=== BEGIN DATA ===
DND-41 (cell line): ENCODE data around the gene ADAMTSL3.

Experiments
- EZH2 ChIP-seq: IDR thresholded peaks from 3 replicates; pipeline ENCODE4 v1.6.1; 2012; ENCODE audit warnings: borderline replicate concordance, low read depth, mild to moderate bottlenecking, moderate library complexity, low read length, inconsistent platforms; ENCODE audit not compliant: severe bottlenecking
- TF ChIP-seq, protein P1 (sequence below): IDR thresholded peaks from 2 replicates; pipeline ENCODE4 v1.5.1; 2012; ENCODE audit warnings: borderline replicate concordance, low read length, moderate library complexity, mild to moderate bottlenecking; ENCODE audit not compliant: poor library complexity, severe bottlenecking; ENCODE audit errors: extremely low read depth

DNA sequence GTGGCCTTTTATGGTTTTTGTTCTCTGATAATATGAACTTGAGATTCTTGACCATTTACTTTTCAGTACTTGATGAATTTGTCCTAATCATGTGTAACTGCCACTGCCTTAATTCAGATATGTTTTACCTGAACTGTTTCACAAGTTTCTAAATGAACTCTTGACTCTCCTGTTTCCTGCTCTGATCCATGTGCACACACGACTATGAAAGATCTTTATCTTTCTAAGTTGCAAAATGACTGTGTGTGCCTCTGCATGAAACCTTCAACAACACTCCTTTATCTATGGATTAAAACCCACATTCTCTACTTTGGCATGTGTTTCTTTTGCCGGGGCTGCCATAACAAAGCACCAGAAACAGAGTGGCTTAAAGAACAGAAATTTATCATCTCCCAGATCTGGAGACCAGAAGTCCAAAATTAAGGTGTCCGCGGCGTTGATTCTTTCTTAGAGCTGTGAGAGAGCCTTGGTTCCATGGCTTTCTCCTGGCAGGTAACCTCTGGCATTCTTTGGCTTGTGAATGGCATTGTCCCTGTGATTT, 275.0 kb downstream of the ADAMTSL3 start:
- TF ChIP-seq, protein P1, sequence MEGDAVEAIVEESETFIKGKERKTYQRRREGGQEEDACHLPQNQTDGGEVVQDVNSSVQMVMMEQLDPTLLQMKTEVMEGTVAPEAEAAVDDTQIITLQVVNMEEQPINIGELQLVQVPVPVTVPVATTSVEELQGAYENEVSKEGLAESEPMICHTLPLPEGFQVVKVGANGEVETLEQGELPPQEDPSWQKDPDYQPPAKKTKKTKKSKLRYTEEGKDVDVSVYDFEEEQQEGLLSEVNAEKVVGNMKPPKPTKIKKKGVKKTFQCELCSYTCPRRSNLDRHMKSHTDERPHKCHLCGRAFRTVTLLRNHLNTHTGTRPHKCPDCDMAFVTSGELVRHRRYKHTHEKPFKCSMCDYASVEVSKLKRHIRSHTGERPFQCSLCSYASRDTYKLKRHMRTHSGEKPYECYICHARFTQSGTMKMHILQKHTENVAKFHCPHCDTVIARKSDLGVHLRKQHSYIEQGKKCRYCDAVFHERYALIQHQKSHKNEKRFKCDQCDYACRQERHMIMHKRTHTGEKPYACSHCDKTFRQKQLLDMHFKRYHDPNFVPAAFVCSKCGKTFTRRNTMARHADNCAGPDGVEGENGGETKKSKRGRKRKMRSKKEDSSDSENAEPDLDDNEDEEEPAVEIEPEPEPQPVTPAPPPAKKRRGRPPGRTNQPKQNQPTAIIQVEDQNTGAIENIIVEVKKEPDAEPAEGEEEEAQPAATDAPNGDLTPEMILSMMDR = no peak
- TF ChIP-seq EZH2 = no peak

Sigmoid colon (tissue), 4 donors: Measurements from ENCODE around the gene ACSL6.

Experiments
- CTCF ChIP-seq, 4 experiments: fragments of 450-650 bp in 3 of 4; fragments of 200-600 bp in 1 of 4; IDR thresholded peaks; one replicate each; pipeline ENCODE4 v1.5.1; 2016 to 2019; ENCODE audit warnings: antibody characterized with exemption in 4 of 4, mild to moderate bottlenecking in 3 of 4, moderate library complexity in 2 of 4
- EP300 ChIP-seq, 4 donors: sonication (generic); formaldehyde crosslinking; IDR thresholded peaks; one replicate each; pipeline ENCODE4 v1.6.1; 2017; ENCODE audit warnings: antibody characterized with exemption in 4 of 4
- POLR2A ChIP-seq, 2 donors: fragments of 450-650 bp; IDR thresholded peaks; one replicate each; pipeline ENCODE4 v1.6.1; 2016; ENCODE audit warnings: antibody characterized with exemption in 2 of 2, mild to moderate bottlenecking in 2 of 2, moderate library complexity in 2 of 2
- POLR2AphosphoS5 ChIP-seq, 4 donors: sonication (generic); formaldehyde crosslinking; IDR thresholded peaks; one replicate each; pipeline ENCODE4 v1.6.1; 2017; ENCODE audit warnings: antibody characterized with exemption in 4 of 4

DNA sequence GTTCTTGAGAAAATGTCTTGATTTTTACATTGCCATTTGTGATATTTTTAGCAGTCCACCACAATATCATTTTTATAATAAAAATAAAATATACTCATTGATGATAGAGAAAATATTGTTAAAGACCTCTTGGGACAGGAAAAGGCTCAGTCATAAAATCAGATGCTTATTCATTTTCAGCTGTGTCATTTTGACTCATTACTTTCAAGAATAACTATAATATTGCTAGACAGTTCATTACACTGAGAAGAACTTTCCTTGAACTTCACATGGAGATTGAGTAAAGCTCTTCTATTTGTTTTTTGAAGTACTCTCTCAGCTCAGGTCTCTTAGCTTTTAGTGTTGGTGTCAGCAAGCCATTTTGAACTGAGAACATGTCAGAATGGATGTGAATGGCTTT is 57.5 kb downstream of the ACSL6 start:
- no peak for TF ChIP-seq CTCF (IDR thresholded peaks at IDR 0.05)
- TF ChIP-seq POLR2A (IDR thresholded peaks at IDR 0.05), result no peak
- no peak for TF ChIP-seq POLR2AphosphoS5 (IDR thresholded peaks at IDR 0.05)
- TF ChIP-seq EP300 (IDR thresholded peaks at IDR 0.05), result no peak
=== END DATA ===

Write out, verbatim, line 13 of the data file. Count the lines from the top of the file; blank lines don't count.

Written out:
- POLR2AphosphoS5 ChIP-seq, 4 donors: sonication (generic); formaldehyde crosslinking; IDR thresholded peaks; one replicate each; pipeline ENCODE4 v1.6.1; 2017; ENCODE audit warnings: antibody characterized with exemption in 4 of 4